Send to

Choose Destination
Avian Pathol. 1995 Dec;24(4):597-609.

Molecular pathogenesis of Marek's disease-recent developments.

Author information

Division of Immunology & Pathology, Institute for Animal Health, Nr Newbury, Berks, UK.


Marek's disease (MD) is a lymphoproliferative disorder induced by a herpesvirus in chickens, its natural host. After an early cytolytic infection, the virus induces lymphomas in T-cells. These cells are latently infected with the virus, but very few viral transcripts or proteins are detectable. Although there are indications that some of these virus-encoded transcripts may be involved in tumourigenesis, the exact nature of the virus-cell interaction contributing towards the transformed phenotype is not completely understood. Among the transcripts the meq protein with basic leucine zipper (bZIP) characteristic of the fos/jun family of transcriptional activators is thought to play a major role in MDV-induced oncogenesis. Similarly the MDV-en-coded immediate early transcripts, ICP4, also seems to play an important role in latency and transformation. Apart from the virally-encoded factors, various host cell factors may be involved in the induction of tumours. Although not much work has been done in elucidating these factors, the possible role of tumour suppressor genes like p53, proto-oncogenes like Bcl-2 capable of blocking apoptosis, and telomerases in the induction of lymphomas are discussed. Some of the recent findings concerning the molecular mechanisms of interactions between MD virus and retroviruses are also presented.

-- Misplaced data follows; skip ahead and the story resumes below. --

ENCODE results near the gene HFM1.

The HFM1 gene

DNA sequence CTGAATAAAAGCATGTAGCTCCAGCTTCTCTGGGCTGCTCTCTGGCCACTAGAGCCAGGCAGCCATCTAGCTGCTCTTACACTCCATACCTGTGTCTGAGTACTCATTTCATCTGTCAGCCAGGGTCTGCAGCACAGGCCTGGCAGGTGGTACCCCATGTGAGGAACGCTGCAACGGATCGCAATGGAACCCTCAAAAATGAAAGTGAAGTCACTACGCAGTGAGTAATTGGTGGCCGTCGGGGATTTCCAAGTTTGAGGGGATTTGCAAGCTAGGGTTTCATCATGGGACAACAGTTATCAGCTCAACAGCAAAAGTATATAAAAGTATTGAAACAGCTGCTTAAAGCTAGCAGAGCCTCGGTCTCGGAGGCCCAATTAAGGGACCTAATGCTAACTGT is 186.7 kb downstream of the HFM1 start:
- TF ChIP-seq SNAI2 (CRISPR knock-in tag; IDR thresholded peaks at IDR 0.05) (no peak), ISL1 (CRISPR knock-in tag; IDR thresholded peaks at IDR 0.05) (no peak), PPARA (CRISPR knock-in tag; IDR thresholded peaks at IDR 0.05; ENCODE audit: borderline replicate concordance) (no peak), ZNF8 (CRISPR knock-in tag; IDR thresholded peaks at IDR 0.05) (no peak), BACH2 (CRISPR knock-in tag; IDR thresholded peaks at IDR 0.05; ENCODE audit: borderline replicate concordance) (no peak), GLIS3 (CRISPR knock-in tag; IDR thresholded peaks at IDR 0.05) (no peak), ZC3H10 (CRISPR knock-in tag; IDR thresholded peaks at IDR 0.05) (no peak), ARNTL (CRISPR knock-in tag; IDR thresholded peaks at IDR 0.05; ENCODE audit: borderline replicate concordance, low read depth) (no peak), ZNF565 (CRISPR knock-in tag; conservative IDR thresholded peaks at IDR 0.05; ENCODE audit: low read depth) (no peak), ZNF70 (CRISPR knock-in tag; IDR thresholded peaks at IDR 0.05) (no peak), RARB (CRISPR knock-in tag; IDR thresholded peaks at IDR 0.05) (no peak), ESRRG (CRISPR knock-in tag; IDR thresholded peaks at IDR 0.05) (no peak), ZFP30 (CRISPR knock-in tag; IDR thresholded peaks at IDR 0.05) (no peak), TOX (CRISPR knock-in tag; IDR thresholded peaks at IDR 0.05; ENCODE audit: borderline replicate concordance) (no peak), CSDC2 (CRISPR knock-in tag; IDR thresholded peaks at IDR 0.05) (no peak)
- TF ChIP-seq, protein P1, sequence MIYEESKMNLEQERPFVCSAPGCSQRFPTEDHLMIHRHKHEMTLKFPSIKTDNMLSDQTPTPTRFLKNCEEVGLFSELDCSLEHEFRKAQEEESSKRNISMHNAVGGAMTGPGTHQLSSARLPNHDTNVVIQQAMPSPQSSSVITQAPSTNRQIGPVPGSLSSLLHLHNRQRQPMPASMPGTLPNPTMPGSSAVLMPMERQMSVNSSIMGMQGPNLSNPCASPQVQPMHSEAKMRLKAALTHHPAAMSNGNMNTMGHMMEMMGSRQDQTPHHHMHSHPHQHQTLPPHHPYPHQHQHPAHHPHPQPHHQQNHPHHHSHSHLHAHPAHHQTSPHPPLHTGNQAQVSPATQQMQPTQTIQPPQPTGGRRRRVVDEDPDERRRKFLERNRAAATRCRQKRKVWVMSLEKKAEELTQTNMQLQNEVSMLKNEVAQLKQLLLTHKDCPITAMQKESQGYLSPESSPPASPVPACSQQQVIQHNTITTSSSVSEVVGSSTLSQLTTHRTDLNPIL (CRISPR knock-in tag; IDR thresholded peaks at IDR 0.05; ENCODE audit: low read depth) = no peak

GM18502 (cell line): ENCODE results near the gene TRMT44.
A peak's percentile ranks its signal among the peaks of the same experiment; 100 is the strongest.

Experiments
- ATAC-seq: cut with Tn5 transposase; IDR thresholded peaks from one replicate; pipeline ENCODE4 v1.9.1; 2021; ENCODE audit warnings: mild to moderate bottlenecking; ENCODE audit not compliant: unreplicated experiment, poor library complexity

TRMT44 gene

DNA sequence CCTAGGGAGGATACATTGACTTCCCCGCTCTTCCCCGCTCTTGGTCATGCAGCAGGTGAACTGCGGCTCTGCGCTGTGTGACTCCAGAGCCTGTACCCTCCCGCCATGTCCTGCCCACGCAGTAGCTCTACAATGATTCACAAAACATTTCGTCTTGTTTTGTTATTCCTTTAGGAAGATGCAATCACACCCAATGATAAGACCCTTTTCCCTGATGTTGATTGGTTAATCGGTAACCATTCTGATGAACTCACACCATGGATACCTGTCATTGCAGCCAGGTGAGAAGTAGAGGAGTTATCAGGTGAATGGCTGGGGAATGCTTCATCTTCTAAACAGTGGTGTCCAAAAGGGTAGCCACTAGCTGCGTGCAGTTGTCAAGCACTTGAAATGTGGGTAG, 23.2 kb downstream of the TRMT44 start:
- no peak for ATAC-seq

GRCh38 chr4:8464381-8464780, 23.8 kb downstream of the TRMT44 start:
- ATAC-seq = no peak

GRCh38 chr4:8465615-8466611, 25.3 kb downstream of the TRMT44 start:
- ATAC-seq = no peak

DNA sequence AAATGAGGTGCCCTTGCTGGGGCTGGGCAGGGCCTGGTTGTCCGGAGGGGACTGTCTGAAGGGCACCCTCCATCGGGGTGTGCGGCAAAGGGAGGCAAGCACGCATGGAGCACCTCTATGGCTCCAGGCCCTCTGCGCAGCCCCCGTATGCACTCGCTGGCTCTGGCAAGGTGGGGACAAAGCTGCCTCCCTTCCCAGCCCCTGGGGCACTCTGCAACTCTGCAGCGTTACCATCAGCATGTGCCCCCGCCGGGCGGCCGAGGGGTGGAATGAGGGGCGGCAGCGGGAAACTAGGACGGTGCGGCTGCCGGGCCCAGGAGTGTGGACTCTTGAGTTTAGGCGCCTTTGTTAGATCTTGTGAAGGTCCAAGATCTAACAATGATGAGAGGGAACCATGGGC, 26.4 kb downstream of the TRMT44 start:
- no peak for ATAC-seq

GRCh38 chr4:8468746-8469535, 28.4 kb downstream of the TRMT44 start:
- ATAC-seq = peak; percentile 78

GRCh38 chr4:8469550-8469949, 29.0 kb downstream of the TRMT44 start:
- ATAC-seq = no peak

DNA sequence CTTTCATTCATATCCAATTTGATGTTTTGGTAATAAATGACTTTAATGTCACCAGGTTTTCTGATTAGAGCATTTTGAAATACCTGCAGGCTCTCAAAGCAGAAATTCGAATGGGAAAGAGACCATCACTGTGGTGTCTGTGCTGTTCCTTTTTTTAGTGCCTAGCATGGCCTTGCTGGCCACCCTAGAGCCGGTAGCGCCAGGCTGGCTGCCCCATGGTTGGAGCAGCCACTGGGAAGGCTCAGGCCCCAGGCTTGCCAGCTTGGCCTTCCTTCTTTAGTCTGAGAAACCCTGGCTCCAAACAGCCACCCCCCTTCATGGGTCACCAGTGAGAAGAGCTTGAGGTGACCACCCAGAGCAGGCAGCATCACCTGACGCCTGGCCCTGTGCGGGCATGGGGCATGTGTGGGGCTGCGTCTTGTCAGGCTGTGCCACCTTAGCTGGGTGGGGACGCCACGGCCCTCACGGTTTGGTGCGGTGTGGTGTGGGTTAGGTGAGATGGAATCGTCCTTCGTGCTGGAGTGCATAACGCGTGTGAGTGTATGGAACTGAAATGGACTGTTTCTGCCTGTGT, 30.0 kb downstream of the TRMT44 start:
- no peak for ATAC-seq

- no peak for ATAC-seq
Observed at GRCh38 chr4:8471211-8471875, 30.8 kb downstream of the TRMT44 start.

Supplemental Content

Full text links

Icon for Taylor & Francis
Loading ...
Support Center